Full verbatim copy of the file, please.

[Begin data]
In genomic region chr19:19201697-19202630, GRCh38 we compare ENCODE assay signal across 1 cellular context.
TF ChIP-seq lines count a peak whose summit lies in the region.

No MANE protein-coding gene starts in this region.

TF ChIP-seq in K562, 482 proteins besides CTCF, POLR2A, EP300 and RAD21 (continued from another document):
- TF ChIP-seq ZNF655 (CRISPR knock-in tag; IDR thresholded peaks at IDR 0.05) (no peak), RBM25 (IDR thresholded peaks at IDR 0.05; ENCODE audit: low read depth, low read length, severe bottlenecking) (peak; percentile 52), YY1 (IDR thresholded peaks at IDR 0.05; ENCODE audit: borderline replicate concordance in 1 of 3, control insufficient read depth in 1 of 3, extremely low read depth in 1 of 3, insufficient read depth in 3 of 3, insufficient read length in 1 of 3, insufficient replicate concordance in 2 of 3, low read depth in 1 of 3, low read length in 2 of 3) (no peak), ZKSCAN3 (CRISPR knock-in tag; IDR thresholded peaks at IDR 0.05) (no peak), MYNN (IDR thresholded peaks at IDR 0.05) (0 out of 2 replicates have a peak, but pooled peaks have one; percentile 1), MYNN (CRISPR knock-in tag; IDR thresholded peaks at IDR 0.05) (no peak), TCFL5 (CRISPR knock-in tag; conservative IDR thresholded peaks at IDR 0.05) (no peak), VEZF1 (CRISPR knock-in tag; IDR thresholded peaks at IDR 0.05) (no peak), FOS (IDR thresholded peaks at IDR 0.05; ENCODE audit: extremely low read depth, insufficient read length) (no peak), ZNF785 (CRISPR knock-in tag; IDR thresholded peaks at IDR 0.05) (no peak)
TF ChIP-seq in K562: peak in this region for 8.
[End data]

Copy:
In genomic region chr19:19201697-19202630, GRCh38 we compare ENCODE assay signal across 1 cellular context.
TF ChIP-seq lines count a peak whose summit lies in the region.

No MANE protein-coding gene starts in this region.

TF ChIP-seq in K562, 482 proteins besides CTCF, POLR2A, EP300 and RAD21 (continued from another document):
- TF ChIP-seq ZNF655 (CRISPR knock-in tag; IDR thresholded peaks at IDR 0.05) (no peak), RBM25 (IDR thresholded peaks at IDR 0.05; ENCODE audit: low read depth, low read length, severe bottlenecking) (peak; percentile 52), YY1 (IDR thresholded peaks at IDR 0.05; ENCODE audit: borderline replicate concordance in 1 of 3, control insufficient read depth in 1 of 3, extremely low read depth in 1 of 3, insufficient read depth in 3 of 3, insufficient read length in 1 of 3, insufficient replicate concordance in 2 of 3, low read depth in 1 of 3, low read length in 2 of 3) (no peak), ZKSCAN3 (CRISPR knock-in tag; IDR thresholded peaks at IDR 0.05) (no peak), MYNN (IDR thresholded peaks at IDR 0.05) (0 out of 2 replicates have a peak, but pooled peaks have one; percentile 1), MYNN (CRISPR knock-in tag; IDR thresholded peaks at IDR 0.05) (no peak), TCFL5 (CRISPR knock-in tag; conservative IDR thresholded peaks at IDR 0.05) (no peak), VEZF1 (CRISPR knock-in tag; IDR thresholded peaks at IDR 0.05) (no peak), FOS (IDR thresholded peaks at IDR 0.05; ENCODE audit: extremely low read depth, insufficient read length) (no peak), ZNF785 (CRISPR knock-in tag; IDR thresholded peaks at IDR 0.05) (no peak)
TF ChIP-seq in K562: peak in this region for 8.